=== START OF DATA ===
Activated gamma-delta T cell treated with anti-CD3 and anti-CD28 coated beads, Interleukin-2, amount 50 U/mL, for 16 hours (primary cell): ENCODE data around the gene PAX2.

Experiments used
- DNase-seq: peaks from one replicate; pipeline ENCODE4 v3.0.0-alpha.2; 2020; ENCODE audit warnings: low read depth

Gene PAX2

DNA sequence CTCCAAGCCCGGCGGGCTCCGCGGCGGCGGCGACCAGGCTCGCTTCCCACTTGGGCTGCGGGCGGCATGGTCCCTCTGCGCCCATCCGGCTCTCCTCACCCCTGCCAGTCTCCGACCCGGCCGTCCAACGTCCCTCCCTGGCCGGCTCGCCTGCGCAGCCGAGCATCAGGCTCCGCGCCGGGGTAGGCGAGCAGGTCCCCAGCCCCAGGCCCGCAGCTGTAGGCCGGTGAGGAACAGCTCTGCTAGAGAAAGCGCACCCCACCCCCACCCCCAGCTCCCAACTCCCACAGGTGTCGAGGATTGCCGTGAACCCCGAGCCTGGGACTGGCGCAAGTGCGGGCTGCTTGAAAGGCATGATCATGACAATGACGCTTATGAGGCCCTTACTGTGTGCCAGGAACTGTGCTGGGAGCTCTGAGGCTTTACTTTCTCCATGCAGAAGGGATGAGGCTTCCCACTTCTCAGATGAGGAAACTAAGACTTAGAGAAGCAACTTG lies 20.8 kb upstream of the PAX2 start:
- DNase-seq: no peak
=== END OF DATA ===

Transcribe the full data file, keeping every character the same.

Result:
Activated gamma-delta T cell treated with anti-CD3 and anti-CD28 coated beads, Interleukin-2, amount 50 U/mL, for 16 hours (primary cell): ENCODE data around the gene PAX2.

Experiments used
- DNase-seq: peaks from one replicate; pipeline ENCODE4 v3.0.0-alpha.2; 2020; ENCODE audit warnings: low read depth

Gene PAX2

DNA sequence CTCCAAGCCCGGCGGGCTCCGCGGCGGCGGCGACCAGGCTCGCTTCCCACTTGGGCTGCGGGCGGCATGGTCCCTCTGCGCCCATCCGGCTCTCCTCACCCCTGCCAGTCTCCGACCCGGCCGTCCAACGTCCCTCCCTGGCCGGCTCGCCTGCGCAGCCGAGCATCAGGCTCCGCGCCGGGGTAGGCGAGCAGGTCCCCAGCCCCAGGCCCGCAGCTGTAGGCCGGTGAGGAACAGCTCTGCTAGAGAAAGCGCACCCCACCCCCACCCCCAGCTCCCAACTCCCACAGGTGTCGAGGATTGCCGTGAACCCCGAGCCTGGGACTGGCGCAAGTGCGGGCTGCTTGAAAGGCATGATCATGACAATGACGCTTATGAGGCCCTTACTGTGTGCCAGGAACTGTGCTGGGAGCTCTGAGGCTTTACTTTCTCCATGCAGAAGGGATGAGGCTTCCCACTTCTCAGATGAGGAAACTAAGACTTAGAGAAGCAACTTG lies 20.8 kb upstream of the PAX2 start:
- DNase-seq: no peak